Tuesday, 1 September 2015

Crayfish in Scallop Sauce

Ok, so I know crayfish is a little outside of most of our budgets, especially ours, but every now and then my friend Julianne knocks on my door with a couple of crayfish and this recipe always comes to my mind. If you do not have access to crays, or the budget for them, you can use fish instead and it will be absolutely delicious!

CrayfishI always have a lot of requests for this recipe, and I made a promise to Anne at The Fresh Market that it would be in my column this week.  Next week I will share my magnificent, no fail, perfect chocolate cake that gets better with age.

A Bordelaise sauce, as you can tell from the name, originates in French cuisine. It has been adapted to New Orleans Creole style cooking, and I guess I have adapted it again, to a Kiwi style Bordelaise. The original sauce is made with wine from Bordeaux and contained dry red wine, bone marrow, butter, shallots, fresh herbs and a demi-glase; it was most often served with beef. 

The Creole style sauce has a garlic base, instead of wine and  marrow and also contains butter, shallots, herbs and stock. My own Kiwi-style Bordelaise is a combination of them both; I think the wine adds something special to the recipe and so there is a good glug of it. This Kiwi-style Bordelaise can be used for red or white meat; you just change the wine, stock and the herbs to suit. For red meat use a Cabernet with beef stock, thyme and a bay leaf; for chicken, use a Riesling with chicken stock and some whole grain mustard.

 Any variations on that theme will work and you now have the basis for a great sauce for any meal. When you are cooking with wine there is one important rule: If it is not good enough to drink, it is not good enough to cook with.

Kia makona, Mawera x

¼  cup minced shallots
1 teaspoon freshly minced garlic
Cooked meat from a medium sized crayfish, and the equivalent in prawns. If you have no crayfish, any white fish will do, or you could just use lots of prawns.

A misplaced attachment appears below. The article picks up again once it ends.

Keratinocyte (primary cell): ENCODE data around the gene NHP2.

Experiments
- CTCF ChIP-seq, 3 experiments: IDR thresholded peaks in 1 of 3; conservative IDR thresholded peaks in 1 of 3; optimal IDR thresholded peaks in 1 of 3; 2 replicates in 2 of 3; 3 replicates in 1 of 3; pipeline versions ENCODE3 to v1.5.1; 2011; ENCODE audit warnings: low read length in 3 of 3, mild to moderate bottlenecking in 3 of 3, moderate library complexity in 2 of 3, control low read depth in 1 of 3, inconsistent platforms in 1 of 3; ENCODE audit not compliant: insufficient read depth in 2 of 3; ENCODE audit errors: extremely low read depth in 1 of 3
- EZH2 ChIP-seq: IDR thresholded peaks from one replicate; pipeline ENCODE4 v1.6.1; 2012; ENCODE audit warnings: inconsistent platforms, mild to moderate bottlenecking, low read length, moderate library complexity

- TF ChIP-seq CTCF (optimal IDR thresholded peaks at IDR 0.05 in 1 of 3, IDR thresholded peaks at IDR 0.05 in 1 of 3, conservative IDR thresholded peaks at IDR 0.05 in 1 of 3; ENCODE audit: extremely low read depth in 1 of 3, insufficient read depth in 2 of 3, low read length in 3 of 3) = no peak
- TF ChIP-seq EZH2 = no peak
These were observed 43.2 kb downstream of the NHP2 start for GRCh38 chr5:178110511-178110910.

150-200gms scallops (the small, sweet ones are best)
2 teaspoons of Made by Mawera ‘Big Red’ seasoning  (from The Fresh Market or Hunting and Fishing)
3/4 c a good, dry reisling
2 tablespoons cognac
½ cup fish stock (low salt)
½  teaspoon salt
¼  teaspoon cayenne pepper
1 cup peeled, seeded, and finely diced tomatoes
200gms cold unsalted butter, cut into tablespoon lots
1/4 cup thinly sliced green onions, including the tops
1 teaspoon fish sauce (add to taste – it is salty)
2 teaspoons minced fresh parsley leaves, plus chopped parsley leaves, for garnish
1 1/2 teaspoons chopped fresh tarragon leaves  (dry is ok to use, too)

In a large frying pan, melt 2 tablespoons of butter over medium heat. Add the shallots and garlic, and cook, stirring, until soft, 2 minutes.

Add the crayfish, scallops, prawns and Big Red seasoning and cook, stirring, until the scallops turn opaque, 3 to 4 minutes. Remove the seafood and set aside – leave the juices in the pan.

Add the wine and cognac and bring to a boil. Cook until reduced by 1/2. Add the fish stock, salt, and cayenne, and cook until reduced by 1/2. Reduce the heat to medium-low. Stir in the tomatoes and cook for 1 minute.

 Whisk in the remaining nobs of butter 1 lot at a time, adding the next piece before the previous one is completely incorporated, being careful not to let the sauce get too hot and break.

Add the green onions, parsley, and tarragon and stir. Return the seafood and any accumulated juices to the pan and cook, stirring until heated through. Remove from the heat and adjust the seasoning. Add fish sauce a few drops at a time, to taste.

Gently mix the sauce through spaghetti and serve on a large platter with crusty bread for mopping up all the delicious sauce.

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